Since the dawn of the digital age, more and more newspapers are going the way of the dinosaur — extinct. While a computer, tablet or Smartphone can’t match the simple feel and satisfaction of turning a page, electronically delivered news is here to stay. I’m willing to bet, however, that many pet bird owners continue to check “renewal” on their newspaper subscriptions; after all, yesterday’s news is today’s cage liner. In addition to the long-held practice of lining the bottom of the birdcage with newspaper, here are four other ways to get the most bang out of your newspaper subscription buck:
1. Paper Curtains
Many pet parrots enjoy their privacy and often retreat to a more secluded part of the cage during their downtime. If your bird likes a privacy screen and has a penchant for chewing, hang a page of newspaper along the outside of one side of the cage. Simply pull the paper through the top of the cage and push it through the bars down along the outside of the cage -no hooks or clamps are needed. (Note: Parrots are cavity nesters. For some species — namely chronic egg-layers like cockatiels, budgies and lovebirds — huts and similar enclosed items can send them into reproductive mode, so be careful that your female bird isn’t becoming broody.)
While I read the Sunday Los Angeles Times newspaper, my conure sits behind the canopy of the Arts & Entertainment page as he eats his breakfast. By the time I get to reading the metro section, he is well into his paper demolition project; taking care to pull a bit of the paper through the cage bars and then he chews strips into bunched-up paper balls. If my conure is in a feisty mood, chunks of ripped paper swirl about the cage. Even if your parrot doesn’t take to chewing up newspaper, it might enjoy it as a temporary privacy curtain that still allows light into the cage.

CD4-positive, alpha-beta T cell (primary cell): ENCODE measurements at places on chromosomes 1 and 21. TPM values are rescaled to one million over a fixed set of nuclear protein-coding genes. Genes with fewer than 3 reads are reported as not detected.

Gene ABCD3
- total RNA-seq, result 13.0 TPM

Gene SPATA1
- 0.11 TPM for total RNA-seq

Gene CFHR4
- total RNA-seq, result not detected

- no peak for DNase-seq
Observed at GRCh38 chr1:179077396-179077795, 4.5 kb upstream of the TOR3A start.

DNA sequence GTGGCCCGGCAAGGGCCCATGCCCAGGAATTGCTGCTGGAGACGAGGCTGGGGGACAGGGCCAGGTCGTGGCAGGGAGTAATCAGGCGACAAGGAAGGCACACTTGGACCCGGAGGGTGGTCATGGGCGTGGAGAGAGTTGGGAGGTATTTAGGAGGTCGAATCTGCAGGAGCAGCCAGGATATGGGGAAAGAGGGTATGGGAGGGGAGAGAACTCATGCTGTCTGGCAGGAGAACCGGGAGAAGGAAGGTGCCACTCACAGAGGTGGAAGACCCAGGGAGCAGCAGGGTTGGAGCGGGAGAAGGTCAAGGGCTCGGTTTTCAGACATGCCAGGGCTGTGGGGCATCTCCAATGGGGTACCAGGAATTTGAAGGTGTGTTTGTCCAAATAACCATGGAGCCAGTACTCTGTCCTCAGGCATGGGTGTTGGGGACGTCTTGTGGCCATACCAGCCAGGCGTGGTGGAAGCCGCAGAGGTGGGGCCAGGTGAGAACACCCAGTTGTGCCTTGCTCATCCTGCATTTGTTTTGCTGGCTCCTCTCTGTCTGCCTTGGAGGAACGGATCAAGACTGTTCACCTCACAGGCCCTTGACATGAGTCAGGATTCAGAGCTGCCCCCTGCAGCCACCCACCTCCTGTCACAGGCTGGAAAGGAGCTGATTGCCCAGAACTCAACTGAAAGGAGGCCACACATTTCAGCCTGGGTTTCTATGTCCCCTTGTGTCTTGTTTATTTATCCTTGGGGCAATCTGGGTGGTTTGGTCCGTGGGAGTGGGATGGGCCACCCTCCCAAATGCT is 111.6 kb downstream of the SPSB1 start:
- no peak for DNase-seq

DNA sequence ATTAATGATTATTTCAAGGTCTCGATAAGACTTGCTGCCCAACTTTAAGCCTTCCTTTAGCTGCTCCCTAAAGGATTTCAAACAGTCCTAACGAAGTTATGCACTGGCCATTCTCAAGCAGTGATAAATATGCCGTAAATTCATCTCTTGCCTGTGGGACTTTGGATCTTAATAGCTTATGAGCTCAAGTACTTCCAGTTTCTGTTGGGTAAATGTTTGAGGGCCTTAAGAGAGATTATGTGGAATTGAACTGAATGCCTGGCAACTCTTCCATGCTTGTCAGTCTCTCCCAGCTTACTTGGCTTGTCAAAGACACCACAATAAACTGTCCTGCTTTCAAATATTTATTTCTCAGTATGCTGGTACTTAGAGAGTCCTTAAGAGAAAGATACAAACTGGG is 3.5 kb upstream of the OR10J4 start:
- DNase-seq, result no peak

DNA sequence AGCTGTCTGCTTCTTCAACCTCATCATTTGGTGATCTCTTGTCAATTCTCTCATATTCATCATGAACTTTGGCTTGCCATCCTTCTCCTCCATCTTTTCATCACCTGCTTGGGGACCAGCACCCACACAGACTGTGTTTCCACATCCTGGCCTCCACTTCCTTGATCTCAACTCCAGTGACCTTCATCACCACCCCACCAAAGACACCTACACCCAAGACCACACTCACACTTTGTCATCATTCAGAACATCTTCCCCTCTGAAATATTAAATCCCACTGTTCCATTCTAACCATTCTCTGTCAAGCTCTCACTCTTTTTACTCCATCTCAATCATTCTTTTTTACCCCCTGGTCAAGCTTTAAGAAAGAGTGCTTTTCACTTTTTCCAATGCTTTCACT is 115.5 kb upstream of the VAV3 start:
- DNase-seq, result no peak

2. Bonus Real-Estate
Expanding your bird’s inside-the-cage foraging area can be as simple as laying newspaper on top of the cage grate. Treats won’t fall through the gaps in the grate, and your bird might find this setup easier on his feet for doing a walkabout on the bottom of the cage. Crumble up some Lafeber Avi-Cakes or Lafeber Daily Diet Pellets, and spread the bits around so your bird can go foraging walk. If your bird likes to roll around on his back during play, newspaper placed over the cage grate also makes a cost-effective play mat.
3. Wrapping Paper
For a quick foraging toy, wrap Nutri-Berries up in newspaper before placing them in the bowl. This foraging creation takes only seconds to make, but it can keep your bird happily occupied for much longer. You can even make a hanging foraging toy by rolling up some Nutri-Berries on one end of a long strip of newspaper and twisting or tying the other end to the cage top so that it hangs down. Again, there’s little prep time for you, but this challenge will keep your bird in foraging mode for a good deal longer. (Play it safe by always supervising your pet bird whenever you offer an item for it to destroy.)
4. Health Monitor
Lining the bottom of your bird’s cage with newspaper (wax paper or a paper cage liner work as well) can help you keep track of your bird’s health. Changes in the appearance of your bird’s droppings can be a sign of illness. Instead of your pet bird’s poop falling onto the cage grate, you essentially capture the fecal droppings whole on the newspaper, which makes it easy to check your bird’s droppings for size, color and formation. Better yet, you can bring the newspaper with you to your bird’s vet-checkup. (Don’t worry; your avian veterinarian won’t think you are crazy for bringing along soiled newspaper. On the contrary, your vet will be thankful to have a client who is proactive when it comes to their pet bird’s health.)
A piece of newspaper placed over the cage grate also saves on cleaning time because you don’t have to scrub dried poop off of the cage grate. Just roll it up, and replace it with a new sheet of newspaper each day.
Newspapers today are toxin-free (with inks made from soy instead of lead), so you can feel good about getting extra mileage out of your daily paper before placing it in the recycle bin. Your bird will enjoy shredding your paper up as much as you enjoy reading it.